Lee William Probert is an English professional football referee who officiates primarily in the Premier League. He was born in South Gloucestershire but is now based in Wiltshire and is associated with the Wiltshire Football Association and he has refereed in the Premier League, the top level in the English football league pyramid, since his promotion to the panel of Select Group Referees in 2007. In 2010 he officiated the FA Trophy final at Wembley Stadium and in 2014 he took charge of the FA Cup final, Probert began refereeing in 1986, in leagues local to Bristol and later in the Football Conference South. He was promoted to the assistant referees list for the Football League in 1998 and his first match after elevation to the Football League national list of referees was a League Two encounter in August 2003 between Northampton Town and Torquay United. In May 2007, Probert refereed a League One play-off semi-final second-leg which saw Blackpool defeat Oldham Athletic 3–1. Prior to this, he had been trialled in the top-tier during the previous season, the Premier League subsequently issued an apology to Wenger. In May 2010 Probert was the referee for the FA Trophy final at Wembley Stadium between Barrow and Stevenage Borough and he was appointed fourth official for the 2011 FA Cup Final between Manchester City and Stoke City. In May 2014, Probert refereed the FA Cup final at Wembley Stadium between Arsenal and Hull City, Arsenal came back from 2–0 down to win the match 3–2 in extra-time. Probert missed the whole of the 2015/16 season due to injury, Lee Probert Profile at Refworld. com Lee Probert Referee Statistics at soccerbase. com
Swindon Supermarine F.C.
Swindon Supermarine Football Club are a semi-professional football club based in Swindon, Wiltshire, that plays in the Southern League Division One South & West. The club is affiliated to the Wiltshire Football Association, the club plays at the Webbs wood stadium situated close to the Honda Plant in Swindon. The club was established in 1992 as a merger between two clubs in the Hellenic Football League, Supermarine F. C. and Swindon Athletic F. C. So the two decided to merge and took Swindon Athletics place in the Hellenic League Premier Division. Supermarine F. C. was originally set up in 1946 from the Social club associated with the Supermarine aircraft company, the club was originally called Vickers Armstrong and then shortened to Vickers FC. The club during their time in the division also won the Wiltshire Senior Cup in the 1985–86 season. After being relegated from the Premier Division the club struggled in Division One and at the end of the 1991–92 season, Swindon Athletic F. C. were established in 1968 and were originally called Penhill, until 1989. Like Supermarine they were members of the Wiltshire Football League in 1976. That season saw the club promoted and become Wiltshire Junior Cup winners, the next season saw them become Senior Division 2 champions and went on to Become Senior Division 1 champions in the 1982–83 and 1983–84 campaigns. At the end of the 1984–85 competition they were promoted to the Hellenic Football League Division one and they then remained in the Premier Division of the Hellenic league. During the 1980s the club also had some cup success, winning the Wiltshire Senior Cup three times and finishing runners-up twice, in 1997–98 the new club won the Hellenic League championship, but were not promoted due to ground requirements. The championship was won for the time in 2000–01 and this time they were accepted into the Southern League. In 2006–07 they again reached the promotion play-offs, where this time they were successful after beating Burnham in the semi-final and this earned them a place in the Southern League Premier Division. That season also produced the clubs last trophy win to date, at the end of the 2009–10 season, the club announced that it was facing a financial shortfall of £50,000, which would affect its immediate position in the Southern League. Part of the sponsorship drive included the ground sponsorship which was taken up by local company H J Webb & Son, the 2010-11 season saw them narrowly miss a lucrative FA Cup third round tie, though this was still the clubs best ever cup run. Season 2011–12 kicked off with Horgan and Robinson now as permanent managers, in May 2012 the management team stepped down and Highworth Town manager Dave Webb was offered and accepted the managers position. At the start of the 2001–02 season, the club was to no longer wear the traditional blue, the badge was adjusted slightly in the next decade in a shape. The merger between the two Hellenic League clubs saw the new club adopt a new hooped blue and white Umbro kit, after three years of the clubs existence Wemyss Lodge took over as sponsor, and remained a part of the hooped shirt until 2001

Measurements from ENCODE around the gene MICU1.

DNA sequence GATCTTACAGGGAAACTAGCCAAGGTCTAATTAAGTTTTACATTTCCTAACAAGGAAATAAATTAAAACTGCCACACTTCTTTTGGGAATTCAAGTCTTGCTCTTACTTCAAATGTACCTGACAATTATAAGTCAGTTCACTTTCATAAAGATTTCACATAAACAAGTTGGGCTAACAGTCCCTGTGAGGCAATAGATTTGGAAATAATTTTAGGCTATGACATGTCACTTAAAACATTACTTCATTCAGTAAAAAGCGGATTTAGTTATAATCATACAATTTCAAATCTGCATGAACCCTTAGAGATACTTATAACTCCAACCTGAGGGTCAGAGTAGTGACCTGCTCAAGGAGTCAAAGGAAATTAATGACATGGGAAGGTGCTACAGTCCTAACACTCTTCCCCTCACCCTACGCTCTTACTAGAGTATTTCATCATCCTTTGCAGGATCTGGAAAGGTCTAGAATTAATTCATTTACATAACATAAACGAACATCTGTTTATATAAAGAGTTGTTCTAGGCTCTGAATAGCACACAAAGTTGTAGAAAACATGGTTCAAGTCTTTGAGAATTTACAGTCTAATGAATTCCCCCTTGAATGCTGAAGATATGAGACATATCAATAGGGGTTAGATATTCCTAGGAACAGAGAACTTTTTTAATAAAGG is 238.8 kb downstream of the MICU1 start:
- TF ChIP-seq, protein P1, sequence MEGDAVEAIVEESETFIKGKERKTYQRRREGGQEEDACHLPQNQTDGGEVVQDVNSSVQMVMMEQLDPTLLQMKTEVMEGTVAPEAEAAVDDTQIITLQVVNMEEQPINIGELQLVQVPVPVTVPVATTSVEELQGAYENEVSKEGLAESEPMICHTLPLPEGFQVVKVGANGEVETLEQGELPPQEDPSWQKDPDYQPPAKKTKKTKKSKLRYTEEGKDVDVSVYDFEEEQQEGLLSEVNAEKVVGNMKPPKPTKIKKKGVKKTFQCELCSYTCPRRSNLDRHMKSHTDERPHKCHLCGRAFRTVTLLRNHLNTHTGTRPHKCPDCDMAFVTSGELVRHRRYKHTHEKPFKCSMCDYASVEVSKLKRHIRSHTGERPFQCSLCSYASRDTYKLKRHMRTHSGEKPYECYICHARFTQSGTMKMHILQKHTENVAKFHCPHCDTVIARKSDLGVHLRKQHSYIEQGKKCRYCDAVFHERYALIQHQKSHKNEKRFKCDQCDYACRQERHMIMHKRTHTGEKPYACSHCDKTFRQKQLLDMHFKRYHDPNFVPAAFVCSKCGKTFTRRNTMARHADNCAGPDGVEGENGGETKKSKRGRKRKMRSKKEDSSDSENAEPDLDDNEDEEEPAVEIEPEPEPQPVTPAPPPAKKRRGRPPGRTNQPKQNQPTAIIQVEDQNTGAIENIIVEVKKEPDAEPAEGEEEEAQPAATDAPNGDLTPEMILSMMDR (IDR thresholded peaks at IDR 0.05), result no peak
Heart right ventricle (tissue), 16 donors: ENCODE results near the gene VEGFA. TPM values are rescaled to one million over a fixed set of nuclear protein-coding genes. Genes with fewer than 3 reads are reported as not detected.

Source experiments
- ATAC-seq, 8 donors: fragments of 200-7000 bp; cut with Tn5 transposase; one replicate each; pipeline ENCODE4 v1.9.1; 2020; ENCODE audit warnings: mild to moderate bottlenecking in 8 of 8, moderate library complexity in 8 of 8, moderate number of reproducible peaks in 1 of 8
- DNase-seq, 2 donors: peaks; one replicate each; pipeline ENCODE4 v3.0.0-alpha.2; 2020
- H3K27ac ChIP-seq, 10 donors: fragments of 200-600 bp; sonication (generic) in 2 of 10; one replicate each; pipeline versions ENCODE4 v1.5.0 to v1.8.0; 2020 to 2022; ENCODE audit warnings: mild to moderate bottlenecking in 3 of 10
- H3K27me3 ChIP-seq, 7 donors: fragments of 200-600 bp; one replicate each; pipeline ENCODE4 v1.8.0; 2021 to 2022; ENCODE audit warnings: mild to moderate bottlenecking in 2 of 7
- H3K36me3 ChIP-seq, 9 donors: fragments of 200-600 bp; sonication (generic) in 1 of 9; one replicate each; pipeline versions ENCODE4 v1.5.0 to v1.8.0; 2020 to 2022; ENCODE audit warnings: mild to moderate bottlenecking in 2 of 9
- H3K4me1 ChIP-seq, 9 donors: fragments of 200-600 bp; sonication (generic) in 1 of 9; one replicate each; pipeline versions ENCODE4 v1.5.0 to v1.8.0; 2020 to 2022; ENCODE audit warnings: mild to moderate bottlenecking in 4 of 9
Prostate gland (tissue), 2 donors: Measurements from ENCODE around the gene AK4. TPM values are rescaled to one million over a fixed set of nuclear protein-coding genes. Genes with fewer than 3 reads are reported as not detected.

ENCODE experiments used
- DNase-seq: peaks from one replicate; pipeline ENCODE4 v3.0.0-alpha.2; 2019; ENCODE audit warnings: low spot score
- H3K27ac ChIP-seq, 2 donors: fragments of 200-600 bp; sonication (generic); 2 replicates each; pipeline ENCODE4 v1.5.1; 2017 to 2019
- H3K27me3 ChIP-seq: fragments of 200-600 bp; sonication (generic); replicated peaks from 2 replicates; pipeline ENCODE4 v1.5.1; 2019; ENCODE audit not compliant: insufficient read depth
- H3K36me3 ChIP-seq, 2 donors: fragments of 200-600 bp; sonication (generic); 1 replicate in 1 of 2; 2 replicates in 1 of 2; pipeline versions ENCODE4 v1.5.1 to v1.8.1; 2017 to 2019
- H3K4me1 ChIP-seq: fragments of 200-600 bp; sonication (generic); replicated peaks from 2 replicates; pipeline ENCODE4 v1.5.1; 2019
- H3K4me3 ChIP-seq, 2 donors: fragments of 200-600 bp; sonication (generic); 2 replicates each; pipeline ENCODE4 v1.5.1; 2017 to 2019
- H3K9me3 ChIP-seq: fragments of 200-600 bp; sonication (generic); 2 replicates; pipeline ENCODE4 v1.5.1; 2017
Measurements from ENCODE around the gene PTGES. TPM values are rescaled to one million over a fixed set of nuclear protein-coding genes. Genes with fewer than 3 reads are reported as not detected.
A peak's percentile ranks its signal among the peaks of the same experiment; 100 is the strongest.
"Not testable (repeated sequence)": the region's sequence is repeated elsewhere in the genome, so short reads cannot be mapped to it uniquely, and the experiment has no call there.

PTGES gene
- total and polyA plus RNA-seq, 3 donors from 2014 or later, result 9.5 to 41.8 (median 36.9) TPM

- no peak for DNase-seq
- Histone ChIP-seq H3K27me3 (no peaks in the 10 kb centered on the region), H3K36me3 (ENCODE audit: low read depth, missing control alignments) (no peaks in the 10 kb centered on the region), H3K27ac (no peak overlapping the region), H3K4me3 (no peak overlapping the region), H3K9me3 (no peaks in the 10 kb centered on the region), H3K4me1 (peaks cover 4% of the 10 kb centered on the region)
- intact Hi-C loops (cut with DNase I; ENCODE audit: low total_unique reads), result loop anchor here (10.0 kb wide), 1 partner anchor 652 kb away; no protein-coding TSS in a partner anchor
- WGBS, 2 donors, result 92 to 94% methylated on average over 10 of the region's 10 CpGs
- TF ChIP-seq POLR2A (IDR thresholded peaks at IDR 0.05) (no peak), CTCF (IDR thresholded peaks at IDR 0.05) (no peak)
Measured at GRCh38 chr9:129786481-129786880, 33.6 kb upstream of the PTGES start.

English football league system
There are more than 140 individual leagues, containing more than 480 divisions. As there are no definitions of any level below 11, any references to the structure at level 12. The pyramid for womens football in England runs separately to nine tiers, the Football League was created in 1888 by Aston Villa director William McGregor. It was dominated by clubs who had supported professionalism. The twelve founding members consisted of six from Lancashire and six from the Midlands, no sides from the South including London initially participated. The system consists of a pyramid of leagues, bound together by the principle of promotion and relegation. A certain number of the most successful clubs in each league can rise to a higher league, in addition to sporting performance, promotion is usually contingent on meeting criteria set by the higher league, especially concerning appropriate facilities and finances. In theory it is possible for a local amateur club to rise to the pinnacle of the English game and become champions of the Premier League. While this may be unlikely in practice, there certainly is significant movement within the pyramid, the top five levels contain one division each and are nationwide in scope. Below this, the levels have progressively more leagues, with each covering progressively smaller geographic areas. Many leagues have more than one division, at the lower levels the existence of leagues becomes intermittent, although in some of the more densely populated areas there are leagues more than twenty layers below the Premier League. Clubs from these leagues may, if they feel they meet the standard of play and have suitable facilities. The seven levels immediately below the Premier League and English Football League are known as the National League System, in May 2014 The Football Association announced provisional plans for a new division between the English Football League and the National League which would include B teams of higher level clubs. The English football league system does not include the version of the game often called Sunday league football. These leagues are independent entities with no promotion or relegation involving the football pyramid, however, some Sunday League clubs have been known to join pyramid leagues if they desire to progress higher. There are also some Saturday leagues such as the Lincolnshire League which are not officially part of the pyramid, at the top is the single division of the Premier League, containing 20 clubs, all of which, up to the 2010–11 season, were based in England. Below the Premier League is the English Football League, which is divided into three divisions of 24 clubs each, The Championship, League One and League Two, the 92 clubs in the Premier League and English Football League are all full-time professional clubs. They are often referred to as League clubs because, before the establishment of the Premier League in 1992, clubs outside this group are referred to as non-League clubs, although they too play most of their football in league-type competitions